The reported incidence of hospital-acquired bacterial pneumonia in critically ill trauma patients varies from as low as 4% to as high as 87%, with fatality rates varying from 6% to 59%. Clinical studies have identified the risk factors for pneumonia. The authors undertook this retrospective study to evaluate the incidence, risk factors, and outcomes of hospital-acquired bacterial pneumonia in a group of patients with severe head injuries.
This was a retrospective review of consecutive adult patients admitted to the neurosurgical ICU in the authors' hospital because of severe head injury (Glasgow Coma Scale scores ≤ 8) between January 2008 and December 2010.
During the study period, 290 patients were admitted to the neurosurgical ICU. Multivariate Cox regression analysis showed that age (HR 1.01, 95% CI 1.001–1.02), nasogastric tube insertion (HR 4.56, 95% CI 1.11–18.64), and hemiplegia or hemiparesis (HR 3.79, 95% CI 2.01–7.17) were significantly associated with the development of pneumonia.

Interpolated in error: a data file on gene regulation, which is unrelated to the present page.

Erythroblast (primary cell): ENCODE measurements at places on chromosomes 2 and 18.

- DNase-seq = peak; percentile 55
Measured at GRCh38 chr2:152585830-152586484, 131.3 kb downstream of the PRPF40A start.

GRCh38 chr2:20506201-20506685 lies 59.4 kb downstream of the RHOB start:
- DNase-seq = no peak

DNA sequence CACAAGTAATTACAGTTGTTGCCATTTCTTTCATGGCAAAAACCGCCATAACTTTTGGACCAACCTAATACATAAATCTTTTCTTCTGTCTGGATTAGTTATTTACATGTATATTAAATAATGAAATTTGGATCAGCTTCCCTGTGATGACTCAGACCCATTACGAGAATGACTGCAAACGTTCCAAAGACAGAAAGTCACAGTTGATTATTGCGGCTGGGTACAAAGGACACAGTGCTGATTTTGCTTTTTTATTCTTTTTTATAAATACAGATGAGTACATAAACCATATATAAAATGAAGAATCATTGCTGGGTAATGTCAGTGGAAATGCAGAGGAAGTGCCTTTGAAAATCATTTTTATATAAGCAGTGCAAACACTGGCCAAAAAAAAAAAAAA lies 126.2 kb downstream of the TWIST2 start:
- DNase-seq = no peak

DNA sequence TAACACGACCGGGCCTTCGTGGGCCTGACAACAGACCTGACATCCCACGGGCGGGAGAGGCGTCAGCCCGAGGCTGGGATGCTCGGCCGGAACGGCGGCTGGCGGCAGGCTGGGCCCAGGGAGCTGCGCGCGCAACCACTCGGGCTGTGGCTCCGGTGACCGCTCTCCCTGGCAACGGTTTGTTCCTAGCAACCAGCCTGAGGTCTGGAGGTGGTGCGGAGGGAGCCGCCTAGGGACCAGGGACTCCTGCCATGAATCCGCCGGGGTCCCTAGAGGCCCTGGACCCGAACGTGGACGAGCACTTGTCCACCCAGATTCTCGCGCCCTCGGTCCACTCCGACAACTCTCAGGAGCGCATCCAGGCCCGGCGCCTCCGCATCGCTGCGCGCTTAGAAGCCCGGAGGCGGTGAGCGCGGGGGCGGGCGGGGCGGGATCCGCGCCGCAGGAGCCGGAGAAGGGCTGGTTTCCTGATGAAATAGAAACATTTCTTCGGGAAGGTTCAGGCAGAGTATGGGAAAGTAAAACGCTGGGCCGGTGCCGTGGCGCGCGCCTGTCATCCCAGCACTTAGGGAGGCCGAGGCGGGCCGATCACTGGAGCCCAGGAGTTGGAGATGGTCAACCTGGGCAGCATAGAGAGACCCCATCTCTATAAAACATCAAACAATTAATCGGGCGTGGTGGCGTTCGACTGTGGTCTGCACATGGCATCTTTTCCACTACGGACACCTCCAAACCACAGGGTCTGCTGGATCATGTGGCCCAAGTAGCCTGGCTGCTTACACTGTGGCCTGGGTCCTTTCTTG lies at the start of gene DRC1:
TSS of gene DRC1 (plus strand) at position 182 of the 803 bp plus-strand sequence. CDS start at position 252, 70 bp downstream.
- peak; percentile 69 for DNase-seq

The authors identified 3 risk factors (age, nasogastric tube insertion, and hemiplegia or hemiparesis) associated with the development of pneumonia in patients with severe head injury. This finding constituted the basis for developing a simple screening tool that can be used to assess the risk of occurrence of pneumonia in such patients.